Reference: Pachet, F. Roy, P., Non-Conformant Harmonization: the Real Book in the Style of Take 6. Proceedings of ICCC 2014 (International Conference on Computational Creativity), Ljubljiana, 2014

You can click here to listen to many audio examples produced with this system. 

Figure 1

 Figure 1. Example of a typical non-conformant harmonization by Take 6. Harmonies used (estimated from the score) go from Bb (which conforms to the leadsheet) to a surprising, non-conformant C7dim9#11 (Transcription by A. Dessein).


Figure 3

 Figure 3. Various chord realizations from the Take 6 corpus for several values of ε (0.01, 0.1 and 0.2), representing increasing harmonic distance to a C 7 chord label. As ε increases, more notes outside of the legal notes of C7 (C, E, G, Bb) are added. For ε=1 (maximum distance) all possible chords of the corpus are considered. In practice, reasonable, conformant realizations lie within a distance of about .15.

 Figure 5

Figure 5. The beginning of Giant Steps harmonized with a value of ε ε [0,0.01]. All realizations come from the Take 6 corpus satisfy exactly the chord labels. The overall harmonization is conformant but not very interesting.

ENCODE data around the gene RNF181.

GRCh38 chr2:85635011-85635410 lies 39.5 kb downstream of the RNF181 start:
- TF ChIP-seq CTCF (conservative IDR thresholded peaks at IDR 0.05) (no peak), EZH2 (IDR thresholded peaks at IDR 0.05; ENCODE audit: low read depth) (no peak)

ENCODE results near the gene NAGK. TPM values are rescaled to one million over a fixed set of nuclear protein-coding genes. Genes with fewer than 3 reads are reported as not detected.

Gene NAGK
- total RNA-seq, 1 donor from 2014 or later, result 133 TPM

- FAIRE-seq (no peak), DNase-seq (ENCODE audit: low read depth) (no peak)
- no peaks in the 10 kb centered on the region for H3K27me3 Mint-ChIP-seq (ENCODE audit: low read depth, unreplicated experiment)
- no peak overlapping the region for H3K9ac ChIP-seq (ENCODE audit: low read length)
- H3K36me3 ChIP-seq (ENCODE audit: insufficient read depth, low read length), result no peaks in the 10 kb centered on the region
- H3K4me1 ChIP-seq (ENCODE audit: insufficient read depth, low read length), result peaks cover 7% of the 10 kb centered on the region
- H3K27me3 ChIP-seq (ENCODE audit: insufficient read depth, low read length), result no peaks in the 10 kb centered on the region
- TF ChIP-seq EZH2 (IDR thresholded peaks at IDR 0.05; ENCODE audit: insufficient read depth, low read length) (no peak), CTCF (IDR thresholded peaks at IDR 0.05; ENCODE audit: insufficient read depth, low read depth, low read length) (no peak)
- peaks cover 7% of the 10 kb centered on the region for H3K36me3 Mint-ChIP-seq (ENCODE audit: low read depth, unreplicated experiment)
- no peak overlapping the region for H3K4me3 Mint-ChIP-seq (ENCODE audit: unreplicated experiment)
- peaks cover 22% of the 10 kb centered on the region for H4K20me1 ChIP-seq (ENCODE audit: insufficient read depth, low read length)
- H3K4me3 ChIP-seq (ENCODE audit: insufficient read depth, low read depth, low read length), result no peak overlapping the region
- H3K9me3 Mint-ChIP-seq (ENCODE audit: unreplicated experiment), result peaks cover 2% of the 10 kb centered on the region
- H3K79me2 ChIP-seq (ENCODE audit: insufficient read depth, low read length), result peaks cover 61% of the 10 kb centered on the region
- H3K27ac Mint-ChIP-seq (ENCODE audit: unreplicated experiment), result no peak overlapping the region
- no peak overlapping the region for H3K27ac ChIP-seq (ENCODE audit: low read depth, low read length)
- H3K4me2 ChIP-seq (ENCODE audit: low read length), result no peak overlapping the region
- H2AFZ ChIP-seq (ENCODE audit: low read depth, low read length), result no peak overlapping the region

Figure 6

Figure 6. The beginning of Giant Steps with ε ε [0,0.2]. The chords are less conformant and more interesting, but the whole harmonization still lacks surprise.

 Figure 7

Figure 7. The beginning of Giant Steps with ε ε [.3,.4]Chords are clearly farther away from the label, while retaining some flavor of the labels. However the decrease in harmonic conformance is musically not very interesting.

 Figure 9

Figure 9. Two homophonic harmonization of the melody in Figure 10, with ε ε [0,0.1] and ε ε [.1,.2] respectively. A higher value of ε, the second one is more jazzy with a 9th added to the first chord and a 6th to the second one.

 Figure 10

Figure 10. Fioritures with various numbers of notes. First one introduces an interesting chromaticism (E to Eb then to D); second example (3 notes) introduces a clearly non conformant chord, that resolves nicely to the D; third example (4 notes) consists in a bold chromatic descent from A minor to D; fourth example (5 notes) uses an interesting triplet-based rhythm that also departs substantially from the A minor chord label; last example is a remarkable jazzy sequence of chords.

 Figure 13


 Figure 14

 Figure 14. Giant Steps with fioritures, in the style of Wagner (training corpus consists of the scores of the Ring tetralogy). The musical output definitely sounds Wagnerian yet follows strictly the Giant Steps leadsheet.

Giant Steps with Fioritures of lenght 2

Giant Steps with Fioriture of Lenght 2, in the style of Take 6